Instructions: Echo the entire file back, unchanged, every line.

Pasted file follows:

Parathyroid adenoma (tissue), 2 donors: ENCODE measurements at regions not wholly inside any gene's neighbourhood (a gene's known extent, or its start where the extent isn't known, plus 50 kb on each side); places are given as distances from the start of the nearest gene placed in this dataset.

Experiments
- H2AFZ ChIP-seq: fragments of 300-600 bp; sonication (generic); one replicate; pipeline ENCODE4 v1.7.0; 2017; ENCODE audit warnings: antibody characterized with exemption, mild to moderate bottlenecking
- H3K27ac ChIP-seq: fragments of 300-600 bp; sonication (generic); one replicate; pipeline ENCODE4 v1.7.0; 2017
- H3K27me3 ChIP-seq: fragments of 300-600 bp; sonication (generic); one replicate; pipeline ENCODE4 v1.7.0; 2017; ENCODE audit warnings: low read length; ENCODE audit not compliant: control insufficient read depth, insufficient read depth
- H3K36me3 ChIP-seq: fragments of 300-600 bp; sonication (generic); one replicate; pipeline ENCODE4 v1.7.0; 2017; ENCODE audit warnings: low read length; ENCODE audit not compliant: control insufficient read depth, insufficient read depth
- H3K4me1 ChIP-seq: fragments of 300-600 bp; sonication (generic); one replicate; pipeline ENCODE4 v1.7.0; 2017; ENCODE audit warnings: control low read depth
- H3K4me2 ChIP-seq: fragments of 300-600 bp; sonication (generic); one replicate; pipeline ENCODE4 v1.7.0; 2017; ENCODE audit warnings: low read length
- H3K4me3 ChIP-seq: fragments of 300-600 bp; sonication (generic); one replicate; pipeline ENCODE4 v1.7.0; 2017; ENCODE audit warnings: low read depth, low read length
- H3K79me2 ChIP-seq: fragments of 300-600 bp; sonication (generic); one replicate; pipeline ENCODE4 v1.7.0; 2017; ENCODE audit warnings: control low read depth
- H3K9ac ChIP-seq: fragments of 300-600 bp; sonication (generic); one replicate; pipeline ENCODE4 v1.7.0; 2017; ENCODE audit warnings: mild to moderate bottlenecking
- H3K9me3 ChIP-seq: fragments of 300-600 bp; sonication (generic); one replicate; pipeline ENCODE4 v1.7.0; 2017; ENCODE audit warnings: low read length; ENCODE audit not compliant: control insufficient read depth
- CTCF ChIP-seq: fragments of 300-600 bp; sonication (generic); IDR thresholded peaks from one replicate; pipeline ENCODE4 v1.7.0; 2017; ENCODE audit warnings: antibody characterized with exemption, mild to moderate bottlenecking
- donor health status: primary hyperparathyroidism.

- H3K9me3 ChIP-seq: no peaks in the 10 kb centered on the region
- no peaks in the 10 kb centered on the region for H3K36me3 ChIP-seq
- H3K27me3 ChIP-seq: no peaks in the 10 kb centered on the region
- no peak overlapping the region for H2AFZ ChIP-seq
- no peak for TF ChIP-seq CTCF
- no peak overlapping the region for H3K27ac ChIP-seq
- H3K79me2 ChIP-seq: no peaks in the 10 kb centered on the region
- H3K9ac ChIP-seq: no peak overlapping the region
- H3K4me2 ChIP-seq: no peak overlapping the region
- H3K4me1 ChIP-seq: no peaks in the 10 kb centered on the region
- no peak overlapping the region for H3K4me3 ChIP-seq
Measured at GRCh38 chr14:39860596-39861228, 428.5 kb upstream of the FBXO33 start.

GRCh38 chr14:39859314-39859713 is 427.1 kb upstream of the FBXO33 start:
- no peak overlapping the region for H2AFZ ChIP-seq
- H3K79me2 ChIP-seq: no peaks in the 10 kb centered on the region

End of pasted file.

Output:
Parathyroid adenoma (tissue), 2 donors: ENCODE measurements at regions not wholly inside any gene's neighbourhood (a gene's known extent, or its start where the extent isn't known, plus 50 kb on each side); places are given as distances from the start of the nearest gene placed in this dataset.

Experiments
- H2AFZ ChIP-seq: fragments of 300-600 bp; sonication (generic); one replicate; pipeline ENCODE4 v1.7.0; 2017; ENCODE audit warnings: antibody characterized with exemption, mild to moderate bottlenecking
- H3K27ac ChIP-seq: fragments of 300-600 bp; sonication (generic); one replicate; pipeline ENCODE4 v1.7.0; 2017
- H3K27me3 ChIP-seq: fragments of 300-600 bp; sonication (generic); one replicate; pipeline ENCODE4 v1.7.0; 2017; ENCODE audit warnings: low read length; ENCODE audit not compliant: control insufficient read depth, insufficient read depth
- H3K36me3 ChIP-seq: fragments of 300-600 bp; sonication (generic); one replicate; pipeline ENCODE4 v1.7.0; 2017; ENCODE audit warnings: low read length; ENCODE audit not compliant: control insufficient read depth, insufficient read depth
- H3K4me1 ChIP-seq: fragments of 300-600 bp; sonication (generic); one replicate; pipeline ENCODE4 v1.7.0; 2017; ENCODE audit warnings: control low read depth
- H3K4me2 ChIP-seq: fragments of 300-600 bp; sonication (generic); one replicate; pipeline ENCODE4 v1.7.0; 2017; ENCODE audit warnings: low read length
- H3K4me3 ChIP-seq: fragments of 300-600 bp; sonication (generic); one replicate; pipeline ENCODE4 v1.7.0; 2017; ENCODE audit warnings: low read depth, low read length
- H3K79me2 ChIP-seq: fragments of 300-600 bp; sonication (generic); one replicate; pipeline ENCODE4 v1.7.0; 2017; ENCODE audit warnings: control low read depth
- H3K9ac ChIP-seq: fragments of 300-600 bp; sonication (generic); one replicate; pipeline ENCODE4 v1.7.0; 2017; ENCODE audit warnings: mild to moderate bottlenecking
- H3K9me3 ChIP-seq: fragments of 300-600 bp; sonication (generic); one replicate; pipeline ENCODE4 v1.7.0; 2017; ENCODE audit warnings: low read length; ENCODE audit not compliant: control insufficient read depth
- CTCF ChIP-seq: fragments of 300-600 bp; sonication (generic); IDR thresholded peaks from one replicate; pipeline ENCODE4 v1.7.0; 2017; ENCODE audit warnings: antibody characterized with exemption, mild to moderate bottlenecking
- donor health status: primary hyperparathyroidism.

- H3K9me3 ChIP-seq: no peaks in the 10 kb centered on the region
- no peaks in the 10 kb centered on the region for H3K36me3 ChIP-seq
- H3K27me3 ChIP-seq: no peaks in the 10 kb centered on the region
- no peak overlapping the region for H2AFZ ChIP-seq
- no peak for TF ChIP-seq CTCF
- no peak overlapping the region for H3K27ac ChIP-seq
- H3K79me2 ChIP-seq: no peaks in the 10 kb centered on the region
- H3K9ac ChIP-seq: no peak overlapping the region
- H3K4me2 ChIP-seq: no peak overlapping the region
- H3K4me1 ChIP-seq: no peaks in the 10 kb centered on the region
- no peak overlapping the region for H3K4me3 ChIP-seq
Measured at GRCh38 chr14:39860596-39861228, 428.5 kb upstream of the FBXO33 start.

GRCh38 chr14:39859314-39859713 is 427.1 kb upstream of the FBXO33 start:
- no peak overlapping the region for H2AFZ ChIP-seq
- H3K79me2 ChIP-seq: no peaks in the 10 kb centered on the region